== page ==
City-walking is both an art and a science. As any seasoned city-walker knows (I’m looking at you, New York), success depends on an endless stream of complex crowd-motion algorithms executed with the balletic grace of Neo slow-dodging bullets. Like a persistent spermatazoa wriggling for the egg, we city-walkers waggle, chicane, and drive our way through the crowds of human dreck that litter our path.
However in Japan, more specifically in Tokyo, all those fancy commutation computations may be rendered inert by a single oblivious breed.
Everybody knows there are two (or more) lanes on the sidewalk, just as there are on the highway. One side is for the slow-walkers, the other for overtaking. Extreme over-takers may even cross the meridian (into the road) and dash along its vertiginous contours like Lewis and Clark trail-blazing the New World (battling with taxis pulling in on a dime and ditzy cyclists traveling contra-flow). Of course sometimes you get clashes in the fast lane as two alpha road-dogs vie for passing pole position, with whatever clattering of suit-cases that may entail. Likewise in the slow lane you often get into an uncomfortable sync with other idlers and slackers, fating you to overhear their inane conversations or suffer the insistent clop of their footfalls at your heels (stalker much?), unless you are willing to take the extraordinary action of either giddying up (AKA going up a gear) to pass or slugging down to let them escape your gravity well.
But those are minor issues of decorum. On the whole the unwritten system works, and people respect the lanes. Except for the moon-eyed walk-in-fronter.
This oblivious breed has no respect for the lane system- perhaps has never even heard of it. They wander along like fluffy clouds blown on the breeze, straddling lanes at random, perhaps contemplating the nature of the universe or more likely halting mid-stream to window-shop from a distance- backing up the ambulatory flow and prompting much teeth-grating ire.
I have to be somewhere!
I often wonder how such people can be so oblivious. They’re not consciously impolite or even rude- grunt or toss them a quick ‘sumimasen’ and they’ll likely bolt from your path like rabbits before a steam-roller. They’re just so caught up in their own existence they don’t notice the oncoming traffic. If they were wild animals I guess they’d be road-kill. Still, there seems something perpetually innocent about the walk-in-fronter. Their carefree roamings, like the wilderbeest upon the plain, speak of a world where there are no natural predators, where the long and cradling arm of public civility guards them in all they do.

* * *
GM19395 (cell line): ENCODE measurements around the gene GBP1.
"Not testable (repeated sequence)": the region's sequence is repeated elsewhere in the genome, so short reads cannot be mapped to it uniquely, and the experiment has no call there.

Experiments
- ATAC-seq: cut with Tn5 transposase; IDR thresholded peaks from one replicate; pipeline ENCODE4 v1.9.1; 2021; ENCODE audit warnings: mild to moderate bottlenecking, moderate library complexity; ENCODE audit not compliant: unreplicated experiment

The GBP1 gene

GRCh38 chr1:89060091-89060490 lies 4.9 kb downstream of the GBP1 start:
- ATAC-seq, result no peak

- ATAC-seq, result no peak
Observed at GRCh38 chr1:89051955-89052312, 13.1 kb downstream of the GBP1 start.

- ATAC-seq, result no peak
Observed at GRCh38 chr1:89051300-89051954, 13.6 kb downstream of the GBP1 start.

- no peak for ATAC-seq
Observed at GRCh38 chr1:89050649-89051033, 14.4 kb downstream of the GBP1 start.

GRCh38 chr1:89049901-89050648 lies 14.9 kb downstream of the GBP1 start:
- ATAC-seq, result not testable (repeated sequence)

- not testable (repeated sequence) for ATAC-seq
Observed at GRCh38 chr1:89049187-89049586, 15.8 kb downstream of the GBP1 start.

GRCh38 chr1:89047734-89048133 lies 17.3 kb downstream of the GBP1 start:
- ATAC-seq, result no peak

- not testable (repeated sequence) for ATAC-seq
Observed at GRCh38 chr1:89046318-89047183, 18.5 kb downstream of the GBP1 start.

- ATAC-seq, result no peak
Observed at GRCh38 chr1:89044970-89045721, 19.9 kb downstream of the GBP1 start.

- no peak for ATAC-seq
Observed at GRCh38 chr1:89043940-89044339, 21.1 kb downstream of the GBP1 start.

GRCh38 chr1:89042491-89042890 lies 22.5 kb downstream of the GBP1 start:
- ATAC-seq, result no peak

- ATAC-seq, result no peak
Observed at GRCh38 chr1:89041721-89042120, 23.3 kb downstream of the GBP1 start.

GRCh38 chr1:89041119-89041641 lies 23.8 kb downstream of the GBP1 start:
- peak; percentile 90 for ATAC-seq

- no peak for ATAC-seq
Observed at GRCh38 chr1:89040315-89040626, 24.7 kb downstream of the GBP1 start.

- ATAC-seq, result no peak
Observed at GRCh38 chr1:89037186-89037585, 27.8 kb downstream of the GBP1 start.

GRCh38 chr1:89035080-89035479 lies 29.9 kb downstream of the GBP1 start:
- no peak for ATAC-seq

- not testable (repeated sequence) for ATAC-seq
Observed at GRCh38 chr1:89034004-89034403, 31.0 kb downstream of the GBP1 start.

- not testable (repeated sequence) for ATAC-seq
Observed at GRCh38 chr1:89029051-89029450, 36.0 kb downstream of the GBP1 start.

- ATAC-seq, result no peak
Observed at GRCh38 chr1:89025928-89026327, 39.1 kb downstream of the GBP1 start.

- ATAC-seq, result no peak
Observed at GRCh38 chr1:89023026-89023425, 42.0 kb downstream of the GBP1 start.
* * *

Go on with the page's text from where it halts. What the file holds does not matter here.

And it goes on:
Other breeds of the walk-in-fronter include:
– the waiting-for-my-frienders who clump and bottle-neck at subway station entrances
– the arm-in-arm-couplers who steadfastly refuse to notice they are filling the whole pavement
– the salariman-phalanx who press ranks as tightly as the Roman ‘testudo’, either too drunk or too giddily chasing their boss to notice they’re corking the way
However, it’s not all as bad as this.
There is a way to hack the walk-in-fronter’s oblivious ‘tude, besides the obvious move of bypassing the pavement by looking for carhire . You can exploit this hack with truly minimal effort, and the great news is it works in any kind of restrained space. You don’t even need to throw a cough, loud foot-step (an advanced skill, admittedly), or even stretch to a ‘sumimasen’, as long as you’re prepared to do a little prep in advance.
One key thing to note here- Japan is a country of pavement-bicyclists. At first this can take some getting used to- for me coming from the UK it felt like I was in some holiday resort, since cycling on the pavement is pretty much illegal back home. However it does breed in a certain attenuation to the cha-ring of a bicycle bell (most notably of the noble beast ‘mama-chari’).
Watch and learn, gaikoku (and don’t miss the end of the video where the hack-troll shows the exploit still working on escalators and even in a conveni).
For a great article on general fast-laning strategies- see here.